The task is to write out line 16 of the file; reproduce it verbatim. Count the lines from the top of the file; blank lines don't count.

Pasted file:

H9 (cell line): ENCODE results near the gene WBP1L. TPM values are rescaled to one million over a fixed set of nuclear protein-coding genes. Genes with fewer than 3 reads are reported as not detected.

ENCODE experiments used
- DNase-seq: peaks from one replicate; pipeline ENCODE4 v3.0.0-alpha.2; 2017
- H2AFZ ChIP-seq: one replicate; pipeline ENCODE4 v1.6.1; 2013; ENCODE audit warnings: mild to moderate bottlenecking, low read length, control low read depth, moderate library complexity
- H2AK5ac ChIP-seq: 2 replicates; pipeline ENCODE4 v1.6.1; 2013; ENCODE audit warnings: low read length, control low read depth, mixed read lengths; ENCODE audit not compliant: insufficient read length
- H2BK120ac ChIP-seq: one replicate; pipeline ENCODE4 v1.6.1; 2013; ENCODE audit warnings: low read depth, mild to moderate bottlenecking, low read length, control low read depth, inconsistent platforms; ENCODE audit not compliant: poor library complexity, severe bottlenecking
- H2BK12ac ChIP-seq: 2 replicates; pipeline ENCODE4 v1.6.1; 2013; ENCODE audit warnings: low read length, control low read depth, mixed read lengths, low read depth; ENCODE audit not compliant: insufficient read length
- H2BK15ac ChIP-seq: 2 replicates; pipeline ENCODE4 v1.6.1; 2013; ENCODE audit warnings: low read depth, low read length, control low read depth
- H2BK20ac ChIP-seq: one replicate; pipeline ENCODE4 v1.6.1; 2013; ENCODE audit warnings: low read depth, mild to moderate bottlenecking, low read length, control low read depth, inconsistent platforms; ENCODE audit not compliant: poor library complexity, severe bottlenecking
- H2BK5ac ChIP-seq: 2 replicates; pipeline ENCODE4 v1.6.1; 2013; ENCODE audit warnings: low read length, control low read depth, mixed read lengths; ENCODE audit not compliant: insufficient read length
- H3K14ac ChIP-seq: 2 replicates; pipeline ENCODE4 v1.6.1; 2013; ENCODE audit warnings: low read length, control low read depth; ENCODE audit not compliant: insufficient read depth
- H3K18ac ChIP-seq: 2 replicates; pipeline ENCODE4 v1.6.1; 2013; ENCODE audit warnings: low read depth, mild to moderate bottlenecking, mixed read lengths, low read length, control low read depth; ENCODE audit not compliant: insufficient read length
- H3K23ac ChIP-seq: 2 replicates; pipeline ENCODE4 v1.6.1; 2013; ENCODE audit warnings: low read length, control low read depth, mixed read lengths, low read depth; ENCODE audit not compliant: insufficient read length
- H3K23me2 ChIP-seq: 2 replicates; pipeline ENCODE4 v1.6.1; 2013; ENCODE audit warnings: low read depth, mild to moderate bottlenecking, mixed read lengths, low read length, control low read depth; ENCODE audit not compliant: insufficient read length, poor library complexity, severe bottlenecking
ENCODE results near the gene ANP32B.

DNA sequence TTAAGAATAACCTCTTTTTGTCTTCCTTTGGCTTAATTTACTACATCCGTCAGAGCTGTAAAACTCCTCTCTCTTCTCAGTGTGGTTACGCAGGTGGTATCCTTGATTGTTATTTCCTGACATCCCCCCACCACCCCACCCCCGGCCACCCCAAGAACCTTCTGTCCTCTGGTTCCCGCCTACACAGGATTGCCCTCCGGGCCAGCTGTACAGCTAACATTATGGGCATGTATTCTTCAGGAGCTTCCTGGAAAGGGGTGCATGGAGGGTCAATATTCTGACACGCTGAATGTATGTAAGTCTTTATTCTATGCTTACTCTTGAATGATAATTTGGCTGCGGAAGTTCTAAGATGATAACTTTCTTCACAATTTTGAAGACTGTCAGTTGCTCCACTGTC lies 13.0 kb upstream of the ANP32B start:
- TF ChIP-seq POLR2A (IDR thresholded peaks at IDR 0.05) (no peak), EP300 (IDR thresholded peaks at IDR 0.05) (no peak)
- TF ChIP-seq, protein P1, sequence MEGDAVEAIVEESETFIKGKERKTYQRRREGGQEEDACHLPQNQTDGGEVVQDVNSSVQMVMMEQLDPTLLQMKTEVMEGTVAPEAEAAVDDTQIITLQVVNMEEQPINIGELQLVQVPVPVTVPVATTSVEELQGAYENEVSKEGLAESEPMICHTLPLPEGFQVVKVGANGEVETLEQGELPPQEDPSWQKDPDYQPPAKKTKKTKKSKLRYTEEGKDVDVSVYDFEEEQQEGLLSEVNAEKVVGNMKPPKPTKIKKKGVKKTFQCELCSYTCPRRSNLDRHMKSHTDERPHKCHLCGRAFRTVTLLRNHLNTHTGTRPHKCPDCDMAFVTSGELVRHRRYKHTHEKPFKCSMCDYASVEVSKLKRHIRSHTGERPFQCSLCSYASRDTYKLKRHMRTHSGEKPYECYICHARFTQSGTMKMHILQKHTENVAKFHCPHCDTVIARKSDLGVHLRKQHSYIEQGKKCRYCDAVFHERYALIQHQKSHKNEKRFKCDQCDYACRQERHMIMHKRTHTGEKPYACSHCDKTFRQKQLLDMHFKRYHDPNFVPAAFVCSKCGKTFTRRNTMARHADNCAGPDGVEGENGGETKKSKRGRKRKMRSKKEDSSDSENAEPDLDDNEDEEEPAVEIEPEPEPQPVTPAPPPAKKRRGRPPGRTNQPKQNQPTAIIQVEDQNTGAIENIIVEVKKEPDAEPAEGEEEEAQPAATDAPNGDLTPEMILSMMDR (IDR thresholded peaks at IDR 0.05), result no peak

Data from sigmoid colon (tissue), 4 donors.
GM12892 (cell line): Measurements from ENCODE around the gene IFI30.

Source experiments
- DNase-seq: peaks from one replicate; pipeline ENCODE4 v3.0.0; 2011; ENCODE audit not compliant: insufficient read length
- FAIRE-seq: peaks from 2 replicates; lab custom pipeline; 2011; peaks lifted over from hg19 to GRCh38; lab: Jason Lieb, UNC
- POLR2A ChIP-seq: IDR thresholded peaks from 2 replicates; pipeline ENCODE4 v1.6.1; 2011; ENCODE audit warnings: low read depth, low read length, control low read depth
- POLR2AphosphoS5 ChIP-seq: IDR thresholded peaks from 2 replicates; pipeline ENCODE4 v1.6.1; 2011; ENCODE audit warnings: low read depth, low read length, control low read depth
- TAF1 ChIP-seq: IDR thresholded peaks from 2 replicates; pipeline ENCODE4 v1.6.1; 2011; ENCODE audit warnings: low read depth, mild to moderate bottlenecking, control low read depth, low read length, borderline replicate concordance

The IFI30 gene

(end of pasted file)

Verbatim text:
DNA sequence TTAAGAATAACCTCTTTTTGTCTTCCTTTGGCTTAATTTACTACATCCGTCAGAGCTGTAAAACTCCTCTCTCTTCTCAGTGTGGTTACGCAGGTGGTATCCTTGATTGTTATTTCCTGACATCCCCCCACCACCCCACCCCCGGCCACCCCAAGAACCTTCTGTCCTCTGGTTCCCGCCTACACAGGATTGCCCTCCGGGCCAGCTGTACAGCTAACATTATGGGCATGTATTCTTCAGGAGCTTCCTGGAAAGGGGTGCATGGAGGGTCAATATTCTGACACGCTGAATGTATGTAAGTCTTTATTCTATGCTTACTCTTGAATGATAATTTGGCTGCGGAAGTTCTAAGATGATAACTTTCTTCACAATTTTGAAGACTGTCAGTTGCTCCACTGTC lies 13.0 kb upstream of the ANP32B start: